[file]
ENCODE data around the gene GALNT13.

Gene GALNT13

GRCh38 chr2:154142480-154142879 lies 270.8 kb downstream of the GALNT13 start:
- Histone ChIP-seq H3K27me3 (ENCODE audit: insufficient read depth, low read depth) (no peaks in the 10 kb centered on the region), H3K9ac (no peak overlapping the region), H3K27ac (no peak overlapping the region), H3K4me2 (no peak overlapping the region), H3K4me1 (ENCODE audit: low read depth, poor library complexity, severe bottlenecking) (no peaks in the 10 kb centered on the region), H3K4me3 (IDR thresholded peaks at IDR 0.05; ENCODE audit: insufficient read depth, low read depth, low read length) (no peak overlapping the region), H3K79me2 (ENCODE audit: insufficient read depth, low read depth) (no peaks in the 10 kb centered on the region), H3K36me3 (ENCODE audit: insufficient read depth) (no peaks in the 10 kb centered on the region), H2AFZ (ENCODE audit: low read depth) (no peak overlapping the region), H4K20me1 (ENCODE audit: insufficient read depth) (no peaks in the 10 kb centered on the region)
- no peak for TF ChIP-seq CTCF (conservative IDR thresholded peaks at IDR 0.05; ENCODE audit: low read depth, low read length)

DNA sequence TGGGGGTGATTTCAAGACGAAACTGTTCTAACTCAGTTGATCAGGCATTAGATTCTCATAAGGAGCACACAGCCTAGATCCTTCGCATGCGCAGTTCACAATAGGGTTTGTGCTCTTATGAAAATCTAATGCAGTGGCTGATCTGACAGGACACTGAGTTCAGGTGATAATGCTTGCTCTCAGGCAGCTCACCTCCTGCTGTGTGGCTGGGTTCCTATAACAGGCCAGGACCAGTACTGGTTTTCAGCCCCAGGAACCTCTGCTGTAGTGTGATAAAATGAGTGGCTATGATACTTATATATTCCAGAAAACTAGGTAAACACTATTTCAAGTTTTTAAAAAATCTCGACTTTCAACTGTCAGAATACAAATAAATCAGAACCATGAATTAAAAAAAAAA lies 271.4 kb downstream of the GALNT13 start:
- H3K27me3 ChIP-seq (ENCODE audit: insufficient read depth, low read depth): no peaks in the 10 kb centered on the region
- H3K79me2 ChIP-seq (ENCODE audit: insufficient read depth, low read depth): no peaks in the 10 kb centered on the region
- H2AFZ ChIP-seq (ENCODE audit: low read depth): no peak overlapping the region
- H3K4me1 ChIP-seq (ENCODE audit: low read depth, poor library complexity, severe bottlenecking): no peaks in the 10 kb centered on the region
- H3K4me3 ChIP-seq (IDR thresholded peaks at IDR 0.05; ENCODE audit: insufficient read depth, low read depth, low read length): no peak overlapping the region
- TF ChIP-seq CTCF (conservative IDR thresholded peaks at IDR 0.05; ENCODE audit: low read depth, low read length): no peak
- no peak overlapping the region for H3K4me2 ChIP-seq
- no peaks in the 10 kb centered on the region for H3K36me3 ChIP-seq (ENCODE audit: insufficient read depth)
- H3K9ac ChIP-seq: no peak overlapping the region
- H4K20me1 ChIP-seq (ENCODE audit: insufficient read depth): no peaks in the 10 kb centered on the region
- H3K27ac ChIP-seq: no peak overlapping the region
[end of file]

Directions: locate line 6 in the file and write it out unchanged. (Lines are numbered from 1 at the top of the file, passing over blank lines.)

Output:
DNA sequence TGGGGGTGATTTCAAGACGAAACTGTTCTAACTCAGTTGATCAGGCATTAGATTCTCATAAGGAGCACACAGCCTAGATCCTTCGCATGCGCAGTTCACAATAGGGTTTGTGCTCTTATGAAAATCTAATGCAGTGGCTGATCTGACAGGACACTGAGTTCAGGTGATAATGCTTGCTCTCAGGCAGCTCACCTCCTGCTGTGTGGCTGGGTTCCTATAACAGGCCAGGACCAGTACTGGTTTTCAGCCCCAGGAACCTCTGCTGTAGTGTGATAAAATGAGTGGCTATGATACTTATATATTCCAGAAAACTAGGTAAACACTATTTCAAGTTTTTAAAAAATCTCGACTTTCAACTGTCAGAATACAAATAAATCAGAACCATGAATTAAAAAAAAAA lies 271.4 kb downstream of the GALNT13 start: